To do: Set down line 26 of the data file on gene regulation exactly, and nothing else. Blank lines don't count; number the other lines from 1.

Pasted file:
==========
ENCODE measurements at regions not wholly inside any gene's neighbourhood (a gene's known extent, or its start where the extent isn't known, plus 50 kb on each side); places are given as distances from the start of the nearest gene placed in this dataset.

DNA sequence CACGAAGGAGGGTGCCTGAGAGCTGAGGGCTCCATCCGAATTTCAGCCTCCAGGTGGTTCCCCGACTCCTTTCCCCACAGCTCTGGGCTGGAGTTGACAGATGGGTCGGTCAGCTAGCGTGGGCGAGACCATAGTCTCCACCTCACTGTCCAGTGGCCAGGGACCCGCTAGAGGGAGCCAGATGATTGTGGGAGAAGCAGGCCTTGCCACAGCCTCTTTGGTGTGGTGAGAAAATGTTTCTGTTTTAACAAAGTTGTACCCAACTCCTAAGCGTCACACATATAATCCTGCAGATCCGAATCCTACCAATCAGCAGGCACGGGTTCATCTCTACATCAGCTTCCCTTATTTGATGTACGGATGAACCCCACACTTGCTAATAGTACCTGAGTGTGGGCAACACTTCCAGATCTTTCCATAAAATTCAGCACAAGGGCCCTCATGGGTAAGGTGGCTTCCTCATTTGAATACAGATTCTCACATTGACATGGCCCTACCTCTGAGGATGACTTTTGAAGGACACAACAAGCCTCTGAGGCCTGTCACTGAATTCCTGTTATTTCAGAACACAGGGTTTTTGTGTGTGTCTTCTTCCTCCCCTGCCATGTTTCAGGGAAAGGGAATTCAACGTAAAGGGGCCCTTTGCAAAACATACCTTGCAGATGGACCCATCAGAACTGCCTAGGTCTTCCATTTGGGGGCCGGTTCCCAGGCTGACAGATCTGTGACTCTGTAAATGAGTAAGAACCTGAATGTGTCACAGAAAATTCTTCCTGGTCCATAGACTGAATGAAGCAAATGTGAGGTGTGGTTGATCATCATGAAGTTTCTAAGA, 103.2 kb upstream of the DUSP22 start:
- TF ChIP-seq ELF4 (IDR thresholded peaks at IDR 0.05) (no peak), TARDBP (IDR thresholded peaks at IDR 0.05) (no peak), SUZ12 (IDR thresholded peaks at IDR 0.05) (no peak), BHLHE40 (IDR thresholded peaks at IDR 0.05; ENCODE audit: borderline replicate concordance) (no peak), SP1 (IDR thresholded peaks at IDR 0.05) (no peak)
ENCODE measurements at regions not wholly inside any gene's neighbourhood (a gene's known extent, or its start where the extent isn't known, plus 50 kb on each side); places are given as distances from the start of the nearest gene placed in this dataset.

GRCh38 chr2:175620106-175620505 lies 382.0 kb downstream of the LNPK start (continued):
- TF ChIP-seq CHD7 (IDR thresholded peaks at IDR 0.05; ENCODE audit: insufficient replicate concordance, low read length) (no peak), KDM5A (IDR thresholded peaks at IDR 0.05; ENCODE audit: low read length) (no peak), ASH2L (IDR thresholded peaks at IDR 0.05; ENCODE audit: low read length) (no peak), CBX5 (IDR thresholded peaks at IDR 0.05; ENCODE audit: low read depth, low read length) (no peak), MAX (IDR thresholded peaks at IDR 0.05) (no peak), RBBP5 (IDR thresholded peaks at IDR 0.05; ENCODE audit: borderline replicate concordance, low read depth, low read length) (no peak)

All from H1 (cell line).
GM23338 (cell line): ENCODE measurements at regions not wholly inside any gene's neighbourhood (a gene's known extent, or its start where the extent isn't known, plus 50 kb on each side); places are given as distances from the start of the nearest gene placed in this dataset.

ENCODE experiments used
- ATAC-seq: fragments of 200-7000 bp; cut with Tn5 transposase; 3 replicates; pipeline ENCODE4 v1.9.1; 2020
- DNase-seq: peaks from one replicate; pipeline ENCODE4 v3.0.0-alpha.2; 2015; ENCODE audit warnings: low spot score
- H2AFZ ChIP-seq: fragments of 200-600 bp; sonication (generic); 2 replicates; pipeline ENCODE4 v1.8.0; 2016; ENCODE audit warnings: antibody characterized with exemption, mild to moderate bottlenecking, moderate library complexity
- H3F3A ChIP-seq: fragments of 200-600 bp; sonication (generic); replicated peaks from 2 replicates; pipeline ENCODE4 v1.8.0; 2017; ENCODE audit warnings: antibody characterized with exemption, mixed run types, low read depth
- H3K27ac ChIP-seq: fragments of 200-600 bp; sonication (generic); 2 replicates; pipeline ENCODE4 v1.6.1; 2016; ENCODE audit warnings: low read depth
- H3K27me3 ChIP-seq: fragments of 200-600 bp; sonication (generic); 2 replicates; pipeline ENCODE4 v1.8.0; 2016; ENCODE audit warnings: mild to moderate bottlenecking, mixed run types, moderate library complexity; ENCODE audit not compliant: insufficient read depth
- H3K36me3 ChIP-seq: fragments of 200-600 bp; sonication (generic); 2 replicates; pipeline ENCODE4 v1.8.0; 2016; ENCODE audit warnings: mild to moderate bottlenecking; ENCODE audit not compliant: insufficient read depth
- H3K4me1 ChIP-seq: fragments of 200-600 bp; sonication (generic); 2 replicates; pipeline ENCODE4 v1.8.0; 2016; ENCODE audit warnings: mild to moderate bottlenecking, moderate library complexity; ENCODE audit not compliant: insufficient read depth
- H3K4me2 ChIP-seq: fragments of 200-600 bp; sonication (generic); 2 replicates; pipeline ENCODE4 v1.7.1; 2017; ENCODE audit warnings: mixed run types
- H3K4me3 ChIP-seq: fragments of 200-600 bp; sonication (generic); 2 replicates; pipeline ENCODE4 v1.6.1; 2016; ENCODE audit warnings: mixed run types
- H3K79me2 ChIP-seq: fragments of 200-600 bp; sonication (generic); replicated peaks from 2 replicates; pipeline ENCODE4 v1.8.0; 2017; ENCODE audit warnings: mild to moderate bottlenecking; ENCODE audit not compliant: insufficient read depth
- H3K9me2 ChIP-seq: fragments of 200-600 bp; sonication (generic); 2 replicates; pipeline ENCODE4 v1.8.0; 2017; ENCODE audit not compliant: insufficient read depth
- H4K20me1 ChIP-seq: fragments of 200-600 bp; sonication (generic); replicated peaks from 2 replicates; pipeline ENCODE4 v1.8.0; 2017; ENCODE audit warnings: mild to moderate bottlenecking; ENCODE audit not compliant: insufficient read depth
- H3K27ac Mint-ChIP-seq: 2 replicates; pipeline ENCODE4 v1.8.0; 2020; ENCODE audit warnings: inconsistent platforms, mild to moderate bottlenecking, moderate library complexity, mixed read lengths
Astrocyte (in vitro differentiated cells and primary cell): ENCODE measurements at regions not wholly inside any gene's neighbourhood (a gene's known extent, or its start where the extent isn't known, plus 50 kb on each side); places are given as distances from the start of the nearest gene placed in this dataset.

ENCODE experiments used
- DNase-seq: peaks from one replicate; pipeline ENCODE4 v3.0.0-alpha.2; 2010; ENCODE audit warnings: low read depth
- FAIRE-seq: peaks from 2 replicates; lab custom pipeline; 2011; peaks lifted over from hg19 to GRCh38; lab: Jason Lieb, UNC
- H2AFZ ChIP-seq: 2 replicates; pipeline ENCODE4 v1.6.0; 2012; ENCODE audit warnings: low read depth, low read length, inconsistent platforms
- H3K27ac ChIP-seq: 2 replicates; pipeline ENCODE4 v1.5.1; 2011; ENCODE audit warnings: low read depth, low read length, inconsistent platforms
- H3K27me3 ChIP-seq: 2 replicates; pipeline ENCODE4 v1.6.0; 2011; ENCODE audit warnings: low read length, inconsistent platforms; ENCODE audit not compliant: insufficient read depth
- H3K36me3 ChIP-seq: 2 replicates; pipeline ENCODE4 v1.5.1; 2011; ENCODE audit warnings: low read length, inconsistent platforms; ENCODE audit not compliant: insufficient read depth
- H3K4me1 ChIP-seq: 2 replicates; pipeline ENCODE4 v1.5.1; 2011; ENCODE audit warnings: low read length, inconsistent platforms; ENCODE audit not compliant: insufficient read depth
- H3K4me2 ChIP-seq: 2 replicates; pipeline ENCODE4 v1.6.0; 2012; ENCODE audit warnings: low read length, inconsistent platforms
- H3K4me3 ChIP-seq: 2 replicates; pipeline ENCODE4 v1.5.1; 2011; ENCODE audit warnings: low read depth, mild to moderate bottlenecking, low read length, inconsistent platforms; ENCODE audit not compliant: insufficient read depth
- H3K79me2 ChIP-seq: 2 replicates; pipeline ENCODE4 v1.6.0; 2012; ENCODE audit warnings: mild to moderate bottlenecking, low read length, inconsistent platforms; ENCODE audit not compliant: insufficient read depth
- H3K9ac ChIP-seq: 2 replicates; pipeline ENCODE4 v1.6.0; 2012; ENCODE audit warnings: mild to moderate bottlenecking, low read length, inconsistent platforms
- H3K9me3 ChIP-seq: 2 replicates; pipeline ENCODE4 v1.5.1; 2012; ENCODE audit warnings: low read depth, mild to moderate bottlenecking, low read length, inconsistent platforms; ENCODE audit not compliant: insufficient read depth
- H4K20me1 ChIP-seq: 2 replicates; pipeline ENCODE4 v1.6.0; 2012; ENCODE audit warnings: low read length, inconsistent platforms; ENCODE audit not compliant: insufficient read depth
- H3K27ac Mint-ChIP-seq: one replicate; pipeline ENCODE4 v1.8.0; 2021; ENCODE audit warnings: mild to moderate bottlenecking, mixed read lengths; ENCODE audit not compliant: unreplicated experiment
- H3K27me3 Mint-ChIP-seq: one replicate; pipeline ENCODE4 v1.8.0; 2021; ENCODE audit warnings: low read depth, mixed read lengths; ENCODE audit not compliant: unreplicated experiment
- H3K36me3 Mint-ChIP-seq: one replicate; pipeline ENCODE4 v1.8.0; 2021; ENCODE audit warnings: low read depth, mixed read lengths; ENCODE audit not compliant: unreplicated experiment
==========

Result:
- DNase-seq: peaks from one replicate; pipeline ENCODE4 v3.0.0-alpha.2; 2010; ENCODE audit warnings: low read depth